Such are the strengths of The Magnificent Seven, a saddles and spurs yarn about a motley crew of assorted scoundrels teaming up to take out a mustache-twirling villain, with no larger ambitions then to tell its tale of camaraderie and derring-do. It’s a pleasure watching the pieces come together, and it builds to a bombastic climax this is remarkably satisfying for its ability to avoid the pratfalls of lesser efforts while honoring expectations.

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Best Head Trip: The Invitation

When Will arrives at his former home, to attend a dinner party hosted by his ex-wife, something is just a little…off. Thus begins one of the most effective thrillers in years, that takes “slow burn” to a new level, incrementally dialing up Will’s paranoia and building up to a climax that is both inevitable and shocking when it arrives. Director Karyn Kusama is almost too effective at making the audience sense the unease, aided by stellar work by Game of Throne’s Michiel Huisman and jack-of-all-trades John Carroll Lynch, and the final moments of the film’s kicker ending are expertly composed to haunting results.

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Best Setup: 10 Cloverfield Lane

10 Cloverfield Lane, the second film in the barely-defined anthology universe of Cloverfield, has third act problems. Your mileage may vary on the ending, but whether you like or loath the climax, there is no denying that what comes before it is Grade-A mystery box storytelling. For two-thirds of the movie, the audience is kept at arms length about what is or is not going on in an underground bunker and the world above it. At the center is John Goodman, who makes poetry of his doomsday prepper who is either a reluctant savior or an unhinged predator, or both, or neither.

Things go a little sideways, to say the least, when the Mary Elizabeth Winstead’s heroine makes it outside. But even if you turned off the film at that point it would be time well spent.

And finally, the 2016 Wood’s Stock Balls-To-The-Wall Award goes to:

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Green Room

Writer-director Jeremy Saulnier made a splash in the indie scene with his film Blue Ruin, a revenge tale that took a nuts-and-bolts approach to on-camera violence. In his follow-up, Green Room, Saulnier flexes those same muscles but with a greater degree of confidence as a storyteller.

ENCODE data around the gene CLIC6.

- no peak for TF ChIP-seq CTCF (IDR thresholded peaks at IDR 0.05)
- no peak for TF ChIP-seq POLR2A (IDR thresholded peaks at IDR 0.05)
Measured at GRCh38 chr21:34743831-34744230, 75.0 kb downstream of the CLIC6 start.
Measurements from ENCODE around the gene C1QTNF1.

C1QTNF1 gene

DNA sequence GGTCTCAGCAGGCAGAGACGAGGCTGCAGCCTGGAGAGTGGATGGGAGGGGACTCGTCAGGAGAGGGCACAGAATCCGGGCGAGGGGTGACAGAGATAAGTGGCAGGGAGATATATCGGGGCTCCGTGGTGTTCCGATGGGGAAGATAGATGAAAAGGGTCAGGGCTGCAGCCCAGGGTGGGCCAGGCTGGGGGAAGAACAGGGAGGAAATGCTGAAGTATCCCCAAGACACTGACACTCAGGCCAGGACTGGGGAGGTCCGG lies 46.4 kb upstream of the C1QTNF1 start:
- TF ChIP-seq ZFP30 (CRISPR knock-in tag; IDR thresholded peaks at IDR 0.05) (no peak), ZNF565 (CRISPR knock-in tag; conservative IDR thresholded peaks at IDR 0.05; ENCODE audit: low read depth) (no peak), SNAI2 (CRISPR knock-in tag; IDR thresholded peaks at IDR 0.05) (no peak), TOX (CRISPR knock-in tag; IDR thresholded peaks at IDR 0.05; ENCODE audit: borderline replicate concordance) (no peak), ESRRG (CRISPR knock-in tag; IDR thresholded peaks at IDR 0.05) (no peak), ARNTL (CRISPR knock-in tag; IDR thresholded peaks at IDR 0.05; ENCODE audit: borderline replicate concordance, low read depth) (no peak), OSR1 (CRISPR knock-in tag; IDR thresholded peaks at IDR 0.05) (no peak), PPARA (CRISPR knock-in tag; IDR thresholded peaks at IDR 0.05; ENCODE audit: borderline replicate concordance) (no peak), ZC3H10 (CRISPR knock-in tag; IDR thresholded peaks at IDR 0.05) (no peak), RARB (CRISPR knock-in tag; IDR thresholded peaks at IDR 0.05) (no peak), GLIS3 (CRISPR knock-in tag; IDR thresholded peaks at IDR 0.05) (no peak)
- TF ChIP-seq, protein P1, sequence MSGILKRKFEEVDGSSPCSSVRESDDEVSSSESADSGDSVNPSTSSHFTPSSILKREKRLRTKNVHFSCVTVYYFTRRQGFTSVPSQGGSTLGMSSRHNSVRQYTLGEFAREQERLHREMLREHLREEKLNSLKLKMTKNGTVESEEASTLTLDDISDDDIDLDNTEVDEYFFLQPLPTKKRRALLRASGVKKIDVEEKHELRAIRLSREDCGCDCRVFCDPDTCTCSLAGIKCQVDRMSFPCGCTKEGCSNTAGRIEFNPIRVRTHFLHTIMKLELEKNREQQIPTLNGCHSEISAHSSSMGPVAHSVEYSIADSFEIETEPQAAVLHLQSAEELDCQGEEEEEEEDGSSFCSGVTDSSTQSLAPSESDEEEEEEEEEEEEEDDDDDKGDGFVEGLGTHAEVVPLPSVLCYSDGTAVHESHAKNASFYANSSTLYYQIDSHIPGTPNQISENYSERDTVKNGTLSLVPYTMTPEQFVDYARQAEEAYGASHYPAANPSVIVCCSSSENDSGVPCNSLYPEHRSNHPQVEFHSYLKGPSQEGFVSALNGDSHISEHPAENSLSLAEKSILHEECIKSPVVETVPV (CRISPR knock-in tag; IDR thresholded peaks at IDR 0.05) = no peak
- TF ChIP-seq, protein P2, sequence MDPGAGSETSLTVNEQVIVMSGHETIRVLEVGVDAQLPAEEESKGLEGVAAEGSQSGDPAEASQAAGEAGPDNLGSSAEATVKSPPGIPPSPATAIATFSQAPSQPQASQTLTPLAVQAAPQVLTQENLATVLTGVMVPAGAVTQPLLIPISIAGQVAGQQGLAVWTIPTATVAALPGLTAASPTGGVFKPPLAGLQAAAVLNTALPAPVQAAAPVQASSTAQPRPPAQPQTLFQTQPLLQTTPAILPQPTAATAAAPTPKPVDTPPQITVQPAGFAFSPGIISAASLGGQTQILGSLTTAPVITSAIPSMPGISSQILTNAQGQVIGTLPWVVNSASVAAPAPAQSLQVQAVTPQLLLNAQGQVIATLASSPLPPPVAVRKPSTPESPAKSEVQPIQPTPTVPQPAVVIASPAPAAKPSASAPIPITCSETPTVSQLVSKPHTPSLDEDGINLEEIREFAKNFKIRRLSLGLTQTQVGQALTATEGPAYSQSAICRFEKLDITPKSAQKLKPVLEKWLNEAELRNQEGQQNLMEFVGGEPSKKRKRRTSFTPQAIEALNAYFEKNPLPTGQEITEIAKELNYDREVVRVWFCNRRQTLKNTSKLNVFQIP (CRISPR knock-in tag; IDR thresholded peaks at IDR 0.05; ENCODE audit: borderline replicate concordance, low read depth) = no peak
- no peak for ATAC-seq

The film, which features one of the final performances by the extremely talented and tragically gone-too-soon Anton Yelchin, revolves around a punk rock band fighting for survival after a gig at a skinhead bar goes south. It’s a story of colliding motivations, and told in a way that feels raw and human, within the realm of possibility and prone to the errors of casual mistakes.

Oh, and did I mention that Patrick Stewart plays a neo-Nazi?

Not for the faint of heart, the walls of Green Room are painted red with blood. But Saulnier’s style is not one of torture-porn exploitation. It focuses instead on the lengths people can and do go when backed into a corner, and it makes for a wild ride.

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Oh, what a year, what a lovely year.

Looking back on the last 12 months, it seems like there was a noticeable democratization of quality.

Instead of the traditional creative cluster at the end of the year, when the studios roll out their best and brightest in pursuit of awards attention and holiday box office dollars, each month seemed to coincide with the release of exceptional films, spread across genres, themes and styles.

Here are my selections for the Top 10 films of the year, beginning with a tie for number 10. I admit that it’s cheating, especially since I already named an 11th-best film, but 10 is an arbitrary number, and I make the rules around here.

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10. Love & Mercy (Tie)

Brian Wilson, the heart and soul of The Beach Boys, is a musical genius. And like many great minds, his personal story is a tragedy. He led the Beach Boys through years of critical and commercial success, only to suffer a collapse of his mental health, a reclusive period during which he was taken advantage of by his doctors (one in particular) and finally, a resurgence as a solo artist after years of treatment and recovery.